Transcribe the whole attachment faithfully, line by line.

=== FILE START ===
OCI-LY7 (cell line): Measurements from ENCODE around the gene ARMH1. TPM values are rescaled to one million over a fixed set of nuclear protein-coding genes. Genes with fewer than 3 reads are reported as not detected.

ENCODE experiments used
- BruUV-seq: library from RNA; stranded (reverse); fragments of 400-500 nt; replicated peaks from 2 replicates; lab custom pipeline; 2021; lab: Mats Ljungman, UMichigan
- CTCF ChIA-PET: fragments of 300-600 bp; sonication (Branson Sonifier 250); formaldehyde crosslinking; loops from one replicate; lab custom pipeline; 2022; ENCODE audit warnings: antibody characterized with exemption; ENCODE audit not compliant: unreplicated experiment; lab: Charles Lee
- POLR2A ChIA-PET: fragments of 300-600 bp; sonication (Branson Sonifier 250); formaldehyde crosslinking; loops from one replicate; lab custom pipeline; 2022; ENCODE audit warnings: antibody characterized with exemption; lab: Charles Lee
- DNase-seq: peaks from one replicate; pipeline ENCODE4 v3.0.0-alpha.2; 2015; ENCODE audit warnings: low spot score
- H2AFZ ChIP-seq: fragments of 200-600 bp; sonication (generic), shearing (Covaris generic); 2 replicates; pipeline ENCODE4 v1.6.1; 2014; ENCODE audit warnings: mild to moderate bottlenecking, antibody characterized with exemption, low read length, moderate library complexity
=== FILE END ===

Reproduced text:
OCI-LY7 (cell line): Measurements from ENCODE around the gene ARMH1. TPM values are rescaled to one million over a fixed set of nuclear protein-coding genes. Genes with fewer than 3 reads are reported as not detected.

ENCODE experiments used
- BruUV-seq: library from RNA; stranded (reverse); fragments of 400-500 nt; replicated peaks from 2 replicates; lab custom pipeline; 2021; lab: Mats Ljungman, UMichigan
- CTCF ChIA-PET: fragments of 300-600 bp; sonication (Branson Sonifier 250); formaldehyde crosslinking; loops from one replicate; lab custom pipeline; 2022; ENCODE audit warnings: antibody characterized with exemption; ENCODE audit not compliant: unreplicated experiment; lab: Charles Lee
- POLR2A ChIA-PET: fragments of 300-600 bp; sonication (Branson Sonifier 250); formaldehyde crosslinking; loops from one replicate; lab custom pipeline; 2022; ENCODE audit warnings: antibody characterized with exemption; lab: Charles Lee
- DNase-seq: peaks from one replicate; pipeline ENCODE4 v3.0.0-alpha.2; 2015; ENCODE audit warnings: low spot score
- H2AFZ ChIP-seq: fragments of 200-600 bp; sonication (generic), shearing (Covaris generic); 2 replicates; pipeline ENCODE4 v1.6.1; 2014; ENCODE audit warnings: mild to moderate bottlenecking, antibody characterized with exemption, low read length, moderate library complexity